“If women farmers had the same level of access to resources that men have, they could increase yields on their farms by 20 to 30 percent—vital gains at a time when about one in seven people goes hungry. No wonder the UN declared the theme of International Women’s Day 2012 Empower rural women—end hunger and poverty.”
Thursday, March 8, 2012 is International Women’s Day. It seems an opportune time to share a few facts and figures about how women are doing around the globe. The following statistics are provided by the United Nations Educational, Scientific and Cultural Organization (UNESCO). They are sobering numbers.
- Sixty-six percent of the world’s work falls on women’s shoulders, yet they earn only 10 percent of the world’s income.
- Worldwide in 2008, nearly 800 million people over the age of 15 could neither read nor write—and two-thirds of them were women.
- Early pregnancy and childbirth are the leading causes of death among girls between the ages of 15 and 19 in developing countries, excluding China.
- In developing countries for which data are available, women account for only 10 to 20 percent of landowners.
- On average, women make up 43 percent of the agricultural workforce in developing countries.
- Women in Africa access only 1 percent of total available credit in the agricultural sector.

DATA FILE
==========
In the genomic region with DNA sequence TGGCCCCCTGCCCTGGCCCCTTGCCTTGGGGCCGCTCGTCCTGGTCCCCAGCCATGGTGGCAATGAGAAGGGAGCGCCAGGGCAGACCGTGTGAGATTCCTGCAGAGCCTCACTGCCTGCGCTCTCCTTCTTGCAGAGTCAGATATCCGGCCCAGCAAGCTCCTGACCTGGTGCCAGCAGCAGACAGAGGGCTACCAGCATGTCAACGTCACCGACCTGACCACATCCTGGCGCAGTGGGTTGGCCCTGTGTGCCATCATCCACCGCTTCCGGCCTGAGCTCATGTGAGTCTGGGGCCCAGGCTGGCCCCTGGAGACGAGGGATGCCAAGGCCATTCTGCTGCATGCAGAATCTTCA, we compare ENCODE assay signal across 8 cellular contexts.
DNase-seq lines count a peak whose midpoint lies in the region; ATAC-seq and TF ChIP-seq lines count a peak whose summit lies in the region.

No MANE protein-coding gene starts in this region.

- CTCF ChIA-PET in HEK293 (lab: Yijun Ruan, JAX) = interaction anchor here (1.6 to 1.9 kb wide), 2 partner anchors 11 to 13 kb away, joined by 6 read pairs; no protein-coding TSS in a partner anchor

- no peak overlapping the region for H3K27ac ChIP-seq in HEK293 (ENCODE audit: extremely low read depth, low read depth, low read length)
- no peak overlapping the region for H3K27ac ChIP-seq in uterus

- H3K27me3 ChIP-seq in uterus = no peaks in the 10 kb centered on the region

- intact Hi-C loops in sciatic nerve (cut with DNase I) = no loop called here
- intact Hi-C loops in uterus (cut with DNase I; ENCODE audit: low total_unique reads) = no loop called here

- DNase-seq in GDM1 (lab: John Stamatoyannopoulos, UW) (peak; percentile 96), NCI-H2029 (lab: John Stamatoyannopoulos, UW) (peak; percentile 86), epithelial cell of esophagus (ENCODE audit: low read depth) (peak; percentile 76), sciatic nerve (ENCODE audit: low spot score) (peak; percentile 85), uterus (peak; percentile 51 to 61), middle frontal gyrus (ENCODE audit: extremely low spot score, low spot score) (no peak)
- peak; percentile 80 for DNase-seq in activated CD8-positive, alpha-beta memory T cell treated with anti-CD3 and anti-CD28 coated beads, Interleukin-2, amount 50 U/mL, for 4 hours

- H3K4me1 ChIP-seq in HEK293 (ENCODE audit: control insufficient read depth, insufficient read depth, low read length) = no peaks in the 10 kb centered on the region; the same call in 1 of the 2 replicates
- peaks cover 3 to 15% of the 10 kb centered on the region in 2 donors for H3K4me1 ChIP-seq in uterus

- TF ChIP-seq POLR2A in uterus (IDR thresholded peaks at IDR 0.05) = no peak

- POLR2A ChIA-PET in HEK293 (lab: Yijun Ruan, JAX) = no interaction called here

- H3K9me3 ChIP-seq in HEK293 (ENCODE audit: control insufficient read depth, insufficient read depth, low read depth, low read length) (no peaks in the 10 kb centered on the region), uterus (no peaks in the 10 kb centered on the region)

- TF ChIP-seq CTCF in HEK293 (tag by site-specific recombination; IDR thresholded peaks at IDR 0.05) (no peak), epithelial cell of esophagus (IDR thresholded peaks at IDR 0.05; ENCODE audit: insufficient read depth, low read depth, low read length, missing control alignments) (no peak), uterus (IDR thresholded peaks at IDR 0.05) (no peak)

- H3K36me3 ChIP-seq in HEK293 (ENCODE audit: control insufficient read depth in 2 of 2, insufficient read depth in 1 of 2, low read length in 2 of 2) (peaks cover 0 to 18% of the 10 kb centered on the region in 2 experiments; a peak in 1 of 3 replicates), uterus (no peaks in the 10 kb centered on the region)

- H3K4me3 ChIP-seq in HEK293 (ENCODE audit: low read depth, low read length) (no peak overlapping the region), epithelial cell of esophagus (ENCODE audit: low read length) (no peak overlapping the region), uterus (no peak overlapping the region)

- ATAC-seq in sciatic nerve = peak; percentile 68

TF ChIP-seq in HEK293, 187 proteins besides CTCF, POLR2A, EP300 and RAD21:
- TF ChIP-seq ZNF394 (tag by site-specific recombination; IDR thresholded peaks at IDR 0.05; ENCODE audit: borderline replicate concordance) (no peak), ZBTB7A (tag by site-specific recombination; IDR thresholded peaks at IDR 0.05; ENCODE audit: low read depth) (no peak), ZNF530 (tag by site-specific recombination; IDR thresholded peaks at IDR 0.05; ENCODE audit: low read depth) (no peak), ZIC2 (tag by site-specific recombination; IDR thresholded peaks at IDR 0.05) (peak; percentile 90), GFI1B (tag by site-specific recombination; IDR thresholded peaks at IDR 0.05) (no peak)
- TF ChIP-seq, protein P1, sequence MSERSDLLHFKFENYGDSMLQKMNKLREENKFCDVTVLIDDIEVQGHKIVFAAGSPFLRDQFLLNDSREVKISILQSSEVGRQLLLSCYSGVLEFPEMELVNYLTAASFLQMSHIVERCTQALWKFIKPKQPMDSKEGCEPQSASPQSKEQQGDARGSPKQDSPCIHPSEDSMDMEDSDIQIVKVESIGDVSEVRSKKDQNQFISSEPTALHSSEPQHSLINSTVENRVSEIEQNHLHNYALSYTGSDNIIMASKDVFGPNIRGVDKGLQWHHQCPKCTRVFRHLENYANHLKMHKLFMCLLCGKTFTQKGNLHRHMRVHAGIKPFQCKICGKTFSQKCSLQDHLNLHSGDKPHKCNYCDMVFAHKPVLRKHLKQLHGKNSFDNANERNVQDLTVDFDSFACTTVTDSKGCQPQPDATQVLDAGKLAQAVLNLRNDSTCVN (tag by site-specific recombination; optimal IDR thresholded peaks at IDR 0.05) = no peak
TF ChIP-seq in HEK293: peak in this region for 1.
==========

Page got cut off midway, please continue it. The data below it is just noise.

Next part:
- The highest echelons of political power and decision making remain off limits to the vast majority of women: A 2010 UN report notes that only 7 of 150 elected heads of state in the world are women, and of the world’s 500 largest corporations, only 13 have a woman as a chief executive officer.
- In the majority of countries, women’s wages are 10 to 30 percent lower than men’s.
If it seems hard to be a woman farmer in the United States can you begin to imagine the realities our sisters in developing countries are living with? On March 8, or whenever you happen to read this, please give some thought to what you might do to honor those women struggling in ways we cannot begin to understand.
To learn about how to join this initiative go to the 2o12 International Women’s Day website. At the website you will find ways to get involved, inspiring stories of women succeeding against all odds, and more statistics that track the health and welfare of women around the world.
Please share your ideas on how we might all get more involved and make a difference in the lives of rural women in 2012.